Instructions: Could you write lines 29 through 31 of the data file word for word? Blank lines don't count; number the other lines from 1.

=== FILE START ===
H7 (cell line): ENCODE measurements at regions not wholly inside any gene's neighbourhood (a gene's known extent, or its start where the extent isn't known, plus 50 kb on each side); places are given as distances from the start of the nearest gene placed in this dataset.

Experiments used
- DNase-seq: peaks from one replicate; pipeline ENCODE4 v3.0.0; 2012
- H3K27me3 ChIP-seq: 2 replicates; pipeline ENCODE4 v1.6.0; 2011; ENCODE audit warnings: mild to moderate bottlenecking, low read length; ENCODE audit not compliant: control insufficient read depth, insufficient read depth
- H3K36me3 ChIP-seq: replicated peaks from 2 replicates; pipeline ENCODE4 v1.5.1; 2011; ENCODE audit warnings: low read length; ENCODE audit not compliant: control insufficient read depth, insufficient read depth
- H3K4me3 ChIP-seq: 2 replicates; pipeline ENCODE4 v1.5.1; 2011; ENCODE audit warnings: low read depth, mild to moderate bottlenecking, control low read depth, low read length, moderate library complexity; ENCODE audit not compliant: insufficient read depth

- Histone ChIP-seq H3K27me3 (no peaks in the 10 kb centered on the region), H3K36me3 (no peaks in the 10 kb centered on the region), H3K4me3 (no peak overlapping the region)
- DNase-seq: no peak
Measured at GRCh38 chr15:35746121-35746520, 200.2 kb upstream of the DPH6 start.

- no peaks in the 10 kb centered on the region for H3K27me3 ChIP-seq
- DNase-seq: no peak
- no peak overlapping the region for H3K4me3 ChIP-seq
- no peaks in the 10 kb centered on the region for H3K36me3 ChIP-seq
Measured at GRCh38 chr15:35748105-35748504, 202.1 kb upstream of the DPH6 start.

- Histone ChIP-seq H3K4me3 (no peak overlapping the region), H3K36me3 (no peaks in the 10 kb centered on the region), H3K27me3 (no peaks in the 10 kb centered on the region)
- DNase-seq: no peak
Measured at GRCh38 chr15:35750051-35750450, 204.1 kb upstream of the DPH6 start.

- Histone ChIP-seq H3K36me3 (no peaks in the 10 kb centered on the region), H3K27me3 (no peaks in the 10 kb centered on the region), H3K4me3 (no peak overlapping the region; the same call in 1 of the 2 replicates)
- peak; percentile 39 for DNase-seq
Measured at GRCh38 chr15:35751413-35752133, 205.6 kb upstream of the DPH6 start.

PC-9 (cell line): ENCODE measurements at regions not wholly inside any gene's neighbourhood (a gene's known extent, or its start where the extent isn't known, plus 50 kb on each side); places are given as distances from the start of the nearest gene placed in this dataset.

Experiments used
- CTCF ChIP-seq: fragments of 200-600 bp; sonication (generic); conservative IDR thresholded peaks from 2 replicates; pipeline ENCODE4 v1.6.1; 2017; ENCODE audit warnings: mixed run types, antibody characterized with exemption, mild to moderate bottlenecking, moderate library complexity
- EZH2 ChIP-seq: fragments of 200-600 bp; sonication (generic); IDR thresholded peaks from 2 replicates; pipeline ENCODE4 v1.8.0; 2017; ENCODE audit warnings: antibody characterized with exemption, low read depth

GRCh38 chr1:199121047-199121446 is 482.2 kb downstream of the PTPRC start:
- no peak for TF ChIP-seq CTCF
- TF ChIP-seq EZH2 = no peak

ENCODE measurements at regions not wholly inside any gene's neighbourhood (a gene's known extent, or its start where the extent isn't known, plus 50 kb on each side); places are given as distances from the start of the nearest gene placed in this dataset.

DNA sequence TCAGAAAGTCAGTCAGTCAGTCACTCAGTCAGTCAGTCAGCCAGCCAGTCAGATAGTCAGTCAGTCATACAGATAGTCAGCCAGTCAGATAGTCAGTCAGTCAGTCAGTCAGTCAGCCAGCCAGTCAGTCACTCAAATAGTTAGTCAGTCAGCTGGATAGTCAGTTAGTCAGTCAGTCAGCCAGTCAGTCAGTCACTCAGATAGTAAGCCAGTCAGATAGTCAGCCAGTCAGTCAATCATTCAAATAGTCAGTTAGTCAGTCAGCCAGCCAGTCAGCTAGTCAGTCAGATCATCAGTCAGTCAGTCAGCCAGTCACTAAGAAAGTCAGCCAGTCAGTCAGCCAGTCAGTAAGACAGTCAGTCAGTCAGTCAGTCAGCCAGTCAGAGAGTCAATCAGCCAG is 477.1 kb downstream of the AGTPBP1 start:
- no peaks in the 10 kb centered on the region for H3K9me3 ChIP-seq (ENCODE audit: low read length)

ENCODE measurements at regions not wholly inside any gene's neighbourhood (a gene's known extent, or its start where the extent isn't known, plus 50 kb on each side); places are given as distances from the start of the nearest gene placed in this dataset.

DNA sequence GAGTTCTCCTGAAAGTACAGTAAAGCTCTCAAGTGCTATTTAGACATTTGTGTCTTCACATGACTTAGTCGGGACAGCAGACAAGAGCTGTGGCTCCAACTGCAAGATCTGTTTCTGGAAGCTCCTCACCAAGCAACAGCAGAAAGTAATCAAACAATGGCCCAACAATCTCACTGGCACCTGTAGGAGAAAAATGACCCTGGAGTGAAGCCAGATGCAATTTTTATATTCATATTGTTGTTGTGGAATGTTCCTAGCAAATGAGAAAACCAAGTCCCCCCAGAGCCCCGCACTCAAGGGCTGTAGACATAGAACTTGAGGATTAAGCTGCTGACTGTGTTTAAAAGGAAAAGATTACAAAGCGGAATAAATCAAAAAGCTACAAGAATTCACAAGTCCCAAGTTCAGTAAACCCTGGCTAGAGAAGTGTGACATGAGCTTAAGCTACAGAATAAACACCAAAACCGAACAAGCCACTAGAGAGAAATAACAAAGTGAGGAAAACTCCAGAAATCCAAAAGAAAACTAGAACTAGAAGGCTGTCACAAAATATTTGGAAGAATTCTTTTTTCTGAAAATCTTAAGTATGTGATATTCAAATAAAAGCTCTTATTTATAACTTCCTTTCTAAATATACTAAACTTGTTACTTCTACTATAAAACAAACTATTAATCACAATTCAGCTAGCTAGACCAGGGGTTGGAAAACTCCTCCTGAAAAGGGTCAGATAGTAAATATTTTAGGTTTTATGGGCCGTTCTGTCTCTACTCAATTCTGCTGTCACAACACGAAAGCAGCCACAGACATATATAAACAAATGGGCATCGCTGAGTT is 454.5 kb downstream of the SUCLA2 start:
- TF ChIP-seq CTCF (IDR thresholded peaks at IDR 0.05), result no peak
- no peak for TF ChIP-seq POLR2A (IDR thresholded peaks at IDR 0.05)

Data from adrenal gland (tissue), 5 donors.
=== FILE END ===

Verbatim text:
DNA sequence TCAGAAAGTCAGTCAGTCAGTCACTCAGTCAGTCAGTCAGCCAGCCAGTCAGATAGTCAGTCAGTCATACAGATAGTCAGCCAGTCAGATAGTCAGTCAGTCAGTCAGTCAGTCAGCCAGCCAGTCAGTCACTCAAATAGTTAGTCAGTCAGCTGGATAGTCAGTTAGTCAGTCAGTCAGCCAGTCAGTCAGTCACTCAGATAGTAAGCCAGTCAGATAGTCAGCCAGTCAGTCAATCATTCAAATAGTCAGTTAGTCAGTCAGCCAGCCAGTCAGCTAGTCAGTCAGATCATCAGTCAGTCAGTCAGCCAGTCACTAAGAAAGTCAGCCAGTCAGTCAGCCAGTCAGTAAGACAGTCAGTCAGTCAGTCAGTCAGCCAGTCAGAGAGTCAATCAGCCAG is 477.1 kb downstream of the AGTPBP1 start:
- no peaks in the 10 kb centered on the region for H3K9me3 ChIP-seq (ENCODE audit: low read length)

ENCODE measurements at regions not wholly inside any gene's neighbourhood (a gene's known extent, or its start where the extent isn't known, plus 50 kb on each side); places are given as distances from the start of the nearest gene placed in this dataset.